This week I’m looking at another Arina Tanemura’s shojo series Kamikaze Kaito Jeanne, also known as Phantom Thief Jeanne. It was originally published in Japan by Shueisha from 1998 until 2000. The seven volumes were then originally released in English by CMX Manga, which later went defunct. I think it was the only one of Tanemura’s series not to be released by Viz Manga, until recently when Viz did a license rescue and re-released it using Shueisha’s 2013 reprint of the series, which condensed it to five volumes with higher page counts. Viz released it under the title Phantom Thief Jeanne, with fresh translations, new covers, and color pages. There is also a 44 episode anime series, but it has never been licensed and probably never will be if rumors of its’ masters being lost are true!
In Kamikaze Kaito Jeanne, high school gymnast Maron initially appears to be your typical “magic girl” leading a double life. By day she is just a “normal” high school girl, but at night she turns to Jeanne, the reincarnation of Joan of Arc and currently renowned art thief. At least, the police think she’s a thief, but in reality she is working with the angel Fin Fish to seal away demons that have possessed people through beautiful works of art. Maron’s best friend Miyako is the daughter of a police detective and is constantly setting traps to reign in Jeanne.
Things get shaken up when a new boy, Chiaki, moves to their building and class. Not only does he cause a rift in the girls from the resulting love triangle, but he’s also competing with Jeanne to stop her from collecting anymore demons as Kaito Sinbad – but is he really an agent for the devil like Fin says?
In my look at Full Moon o Sagashite, I already waxed on at length about Tanemura’s awesome storytelling abilities and artistic style. These traits are just as evidenced in Jeanne. Maron’s parents have abandoned her and she has little trust in people anymore, resulting in her living a very lonely and isolated life. The only two people she lets into her life at all are Miyako and Fin, but even then she holds Miyako at a distance, afraid to fully trust anyone. With Chiaki’s arrival, he begins almost immediately declaring he loves her, but for Maron, who doesn’t even understand what love is, his declarations are just confusing.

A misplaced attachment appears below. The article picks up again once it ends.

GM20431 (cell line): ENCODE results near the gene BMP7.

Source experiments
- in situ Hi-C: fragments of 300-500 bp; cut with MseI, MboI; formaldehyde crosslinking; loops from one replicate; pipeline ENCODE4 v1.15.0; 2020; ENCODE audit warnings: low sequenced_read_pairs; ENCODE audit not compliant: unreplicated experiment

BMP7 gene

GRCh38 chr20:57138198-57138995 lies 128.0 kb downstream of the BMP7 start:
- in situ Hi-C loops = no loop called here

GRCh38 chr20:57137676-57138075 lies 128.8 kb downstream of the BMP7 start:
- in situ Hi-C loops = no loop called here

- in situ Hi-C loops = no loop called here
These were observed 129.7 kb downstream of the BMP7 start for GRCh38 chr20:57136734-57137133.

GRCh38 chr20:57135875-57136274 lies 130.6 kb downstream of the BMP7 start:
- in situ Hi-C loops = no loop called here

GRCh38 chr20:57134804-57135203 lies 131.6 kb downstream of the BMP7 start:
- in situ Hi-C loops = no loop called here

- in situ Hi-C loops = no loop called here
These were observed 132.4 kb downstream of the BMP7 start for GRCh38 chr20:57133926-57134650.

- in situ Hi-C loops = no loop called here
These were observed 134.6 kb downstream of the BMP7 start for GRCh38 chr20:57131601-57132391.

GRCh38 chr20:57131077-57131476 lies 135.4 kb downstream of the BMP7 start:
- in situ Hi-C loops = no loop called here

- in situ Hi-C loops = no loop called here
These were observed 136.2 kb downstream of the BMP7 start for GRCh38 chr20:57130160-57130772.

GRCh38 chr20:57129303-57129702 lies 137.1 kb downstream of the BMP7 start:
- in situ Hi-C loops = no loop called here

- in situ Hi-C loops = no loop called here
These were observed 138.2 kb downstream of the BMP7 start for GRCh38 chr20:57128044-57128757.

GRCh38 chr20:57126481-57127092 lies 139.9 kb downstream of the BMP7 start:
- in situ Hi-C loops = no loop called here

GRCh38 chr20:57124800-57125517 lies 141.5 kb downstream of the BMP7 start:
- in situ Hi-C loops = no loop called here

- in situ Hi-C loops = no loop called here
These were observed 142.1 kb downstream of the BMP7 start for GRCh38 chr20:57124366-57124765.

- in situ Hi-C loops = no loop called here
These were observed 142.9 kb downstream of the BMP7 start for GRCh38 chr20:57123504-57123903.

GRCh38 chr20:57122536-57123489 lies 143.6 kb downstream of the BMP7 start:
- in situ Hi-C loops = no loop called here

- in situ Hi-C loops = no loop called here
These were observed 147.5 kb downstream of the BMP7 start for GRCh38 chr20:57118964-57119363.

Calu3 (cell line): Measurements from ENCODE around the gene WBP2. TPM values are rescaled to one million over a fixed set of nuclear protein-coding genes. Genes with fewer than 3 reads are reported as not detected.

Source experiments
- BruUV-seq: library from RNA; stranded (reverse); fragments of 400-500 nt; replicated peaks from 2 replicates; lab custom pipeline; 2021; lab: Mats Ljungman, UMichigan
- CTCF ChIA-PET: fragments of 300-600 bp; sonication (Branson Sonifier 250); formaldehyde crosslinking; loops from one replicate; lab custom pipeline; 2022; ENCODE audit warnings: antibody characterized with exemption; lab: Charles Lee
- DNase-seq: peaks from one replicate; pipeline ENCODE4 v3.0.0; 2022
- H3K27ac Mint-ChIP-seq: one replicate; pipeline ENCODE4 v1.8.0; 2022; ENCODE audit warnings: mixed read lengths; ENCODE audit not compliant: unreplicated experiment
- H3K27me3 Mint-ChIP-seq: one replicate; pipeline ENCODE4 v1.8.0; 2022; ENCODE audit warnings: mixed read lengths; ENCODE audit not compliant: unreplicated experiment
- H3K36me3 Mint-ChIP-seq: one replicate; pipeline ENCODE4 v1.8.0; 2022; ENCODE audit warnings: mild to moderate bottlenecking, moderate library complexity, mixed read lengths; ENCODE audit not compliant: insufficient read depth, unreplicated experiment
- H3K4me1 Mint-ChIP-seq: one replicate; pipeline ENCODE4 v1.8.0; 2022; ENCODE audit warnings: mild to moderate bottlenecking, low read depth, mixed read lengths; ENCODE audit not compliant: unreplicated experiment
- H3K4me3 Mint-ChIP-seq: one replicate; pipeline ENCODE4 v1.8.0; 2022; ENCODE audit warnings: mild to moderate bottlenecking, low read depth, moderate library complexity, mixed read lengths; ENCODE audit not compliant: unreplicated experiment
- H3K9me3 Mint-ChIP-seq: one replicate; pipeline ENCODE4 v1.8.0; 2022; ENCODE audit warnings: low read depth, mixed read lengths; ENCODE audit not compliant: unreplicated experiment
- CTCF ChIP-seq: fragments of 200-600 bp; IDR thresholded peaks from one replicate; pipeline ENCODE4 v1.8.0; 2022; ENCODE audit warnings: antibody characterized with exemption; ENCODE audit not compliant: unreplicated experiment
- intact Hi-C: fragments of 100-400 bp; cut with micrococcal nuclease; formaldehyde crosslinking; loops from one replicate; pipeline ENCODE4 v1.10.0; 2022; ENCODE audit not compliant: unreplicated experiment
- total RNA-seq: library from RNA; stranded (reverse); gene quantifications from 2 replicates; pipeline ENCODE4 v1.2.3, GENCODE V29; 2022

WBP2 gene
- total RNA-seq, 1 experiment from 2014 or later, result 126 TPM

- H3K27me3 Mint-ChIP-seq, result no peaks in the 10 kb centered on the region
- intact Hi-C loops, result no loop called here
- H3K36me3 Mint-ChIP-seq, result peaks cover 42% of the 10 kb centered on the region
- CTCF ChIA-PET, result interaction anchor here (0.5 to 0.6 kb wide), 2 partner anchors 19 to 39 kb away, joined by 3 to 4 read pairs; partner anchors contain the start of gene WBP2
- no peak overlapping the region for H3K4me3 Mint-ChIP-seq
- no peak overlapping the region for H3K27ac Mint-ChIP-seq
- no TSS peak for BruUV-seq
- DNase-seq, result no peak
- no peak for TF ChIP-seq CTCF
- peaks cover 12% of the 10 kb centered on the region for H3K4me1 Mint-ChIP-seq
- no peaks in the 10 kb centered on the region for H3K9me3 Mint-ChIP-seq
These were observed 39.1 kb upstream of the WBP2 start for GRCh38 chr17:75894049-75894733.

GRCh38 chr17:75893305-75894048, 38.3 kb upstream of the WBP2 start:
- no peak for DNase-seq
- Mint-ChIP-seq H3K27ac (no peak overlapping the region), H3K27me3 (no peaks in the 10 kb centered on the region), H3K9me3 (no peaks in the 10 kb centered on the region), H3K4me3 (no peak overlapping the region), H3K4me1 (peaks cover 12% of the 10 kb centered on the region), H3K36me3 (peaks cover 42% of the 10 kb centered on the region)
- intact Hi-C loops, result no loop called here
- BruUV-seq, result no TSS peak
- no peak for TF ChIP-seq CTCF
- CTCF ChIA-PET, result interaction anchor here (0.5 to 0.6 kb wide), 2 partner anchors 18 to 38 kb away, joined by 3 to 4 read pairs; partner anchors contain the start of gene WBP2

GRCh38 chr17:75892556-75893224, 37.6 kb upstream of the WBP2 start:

The other characters are also well-developed with plenty of complexity and nuances. Miyako struggles to deal with her feelings for Chiaki versus her feelings for Maron, as well as her having long ago realized that Maron holds back with her. Chiaki acts like a carefree playboy, but his feelings for Maron/Jeanne are tearing at him versus the mission he’s been given and he has a messed up family dynamic of his own. Fin’s heart aching story and her connection to Access, Chiaki’s partner, keeps her from being more than just another “cute mascot”.
One thing I’ve come to expect from Tanemura’s manga are plenty of feels and being put through the emotional wringer. Phantom Thief Jeanne lives up to its promise, with plenty of tears, laughs, and awws to go around. For me in particular, Maron resonates with me as I’ve spent much of my own life alone and with little trust in others, so when she haltingly opens up about her feelings, I can identify all too well.
Phantom Thief Jeanne is widely available in paperback and eBook editions.